With the recent terrorist attack on the Florida club, it is only natural to wonder how you would react if confronted with a similar situation. Looking through our archives, SOFREP has covered ways to survive terrorist attacks or active shooters over the years. Take a look at some of the articles from former special operations forces and military veterans.
by Wes Kennedy
One of the curious things about people is how quickly, and sometimes how slowly, we learn. In the wake of the Paris attacks and now San Bernardino, it seems people are finally starting to take preparedness a bit more seriously. We can sometimes be a bit harsh on civilians, and honestly, it is often quite funny, but when disaster strikes we all want everyone to be okay. We train for the worst-case scenario all the time, so preparedness is part of the air we breathe; it’s not that way for civilians who only know it through the evening news or their Facebook feed…
What the hell is wrong with us? Seriously, what is happening to the fabric of our society? How do we explain the fact that a small fraction of a certain subset of our society—young, often socially isolated males—now find it to be a valid course of action to use a weapon to murder as many people as possible before turning the gun on themselves or perishing in a hail of police bullets? I have no idea. I have no answers.
I do not think “the availability of guns” is the answer, for one, though certainly it is one part of the possible solution. I do not think that the media’s tendency, at least in the past, to pore over and report on the various personality traits and manifestos of past shooters, thus bestowing on them sought-after infamy, is the whole answer, either. It probably plays into the phenomenon, though. A phenomenon I’m afraid isn’t going to end anytime soon, unfortunately…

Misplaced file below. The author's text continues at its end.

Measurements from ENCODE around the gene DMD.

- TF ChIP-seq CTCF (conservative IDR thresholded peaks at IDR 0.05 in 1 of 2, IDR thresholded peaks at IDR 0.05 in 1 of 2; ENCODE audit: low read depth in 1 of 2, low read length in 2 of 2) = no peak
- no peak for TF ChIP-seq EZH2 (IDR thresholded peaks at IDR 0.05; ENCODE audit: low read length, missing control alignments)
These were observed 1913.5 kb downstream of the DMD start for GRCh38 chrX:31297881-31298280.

Here in the United States, we have apparently been hit by the old Chinese curse. That is to say, we live in interesting times. The world is fraught with tension and violence, and within our own borders, we are collectively agitated and bewildered by our depressing lack of a coherent and functioning political system. International terrorist groups target weekend revelers across the West, and our own children—usually young men—periodically engage in spasms of violence, in which a deranged shooter kills scores of innocent bystanders, usually before offing himself.
There is no point in arguing how we got here. That is for future sociologists and historians to parse, with the benefit of decades of hard data and hindsight. Our goal in the here and now is simply to manage the day-to-day, to do right by our families, to make the best of the world we inhabit, and if we are lucky enough, to help—even incrementally—to make the world a better place. Part of our job is to simply survive. We have to adapt to the world around us, be cognizant of the threats, and do what we can to mitigate them…
Image courtesy of NBC News
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